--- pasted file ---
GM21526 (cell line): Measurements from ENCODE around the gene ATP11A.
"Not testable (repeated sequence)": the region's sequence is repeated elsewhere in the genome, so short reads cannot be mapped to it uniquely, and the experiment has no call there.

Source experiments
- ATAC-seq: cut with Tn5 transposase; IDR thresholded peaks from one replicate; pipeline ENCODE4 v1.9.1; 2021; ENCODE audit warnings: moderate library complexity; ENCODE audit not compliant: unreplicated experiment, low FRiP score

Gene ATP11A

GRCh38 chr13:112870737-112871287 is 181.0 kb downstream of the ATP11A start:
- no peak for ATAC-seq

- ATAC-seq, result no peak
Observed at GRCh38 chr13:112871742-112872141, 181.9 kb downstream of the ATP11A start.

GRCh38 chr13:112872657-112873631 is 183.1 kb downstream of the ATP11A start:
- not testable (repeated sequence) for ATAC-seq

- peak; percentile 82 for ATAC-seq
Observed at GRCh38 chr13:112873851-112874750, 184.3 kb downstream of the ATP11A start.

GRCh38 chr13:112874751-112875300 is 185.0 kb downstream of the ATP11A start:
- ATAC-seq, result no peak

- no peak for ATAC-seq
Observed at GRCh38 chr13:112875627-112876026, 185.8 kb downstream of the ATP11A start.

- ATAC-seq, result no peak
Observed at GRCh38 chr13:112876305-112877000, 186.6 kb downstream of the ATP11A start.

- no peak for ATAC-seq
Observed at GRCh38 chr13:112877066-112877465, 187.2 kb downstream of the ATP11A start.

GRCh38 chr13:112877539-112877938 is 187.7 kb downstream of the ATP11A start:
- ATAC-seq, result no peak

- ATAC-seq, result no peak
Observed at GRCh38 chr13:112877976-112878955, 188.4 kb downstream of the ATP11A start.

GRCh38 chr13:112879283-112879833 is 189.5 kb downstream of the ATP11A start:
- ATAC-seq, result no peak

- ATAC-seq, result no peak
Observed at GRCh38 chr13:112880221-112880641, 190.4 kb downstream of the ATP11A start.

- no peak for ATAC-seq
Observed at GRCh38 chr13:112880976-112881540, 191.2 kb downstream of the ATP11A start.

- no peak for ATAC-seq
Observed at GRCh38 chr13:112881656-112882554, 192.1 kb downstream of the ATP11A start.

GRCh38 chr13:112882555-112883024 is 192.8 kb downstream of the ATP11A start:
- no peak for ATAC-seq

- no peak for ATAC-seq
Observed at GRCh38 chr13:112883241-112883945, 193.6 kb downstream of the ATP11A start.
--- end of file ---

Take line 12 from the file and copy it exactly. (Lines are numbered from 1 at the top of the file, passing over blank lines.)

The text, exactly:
- peak; percentile 82 for ATAC-seq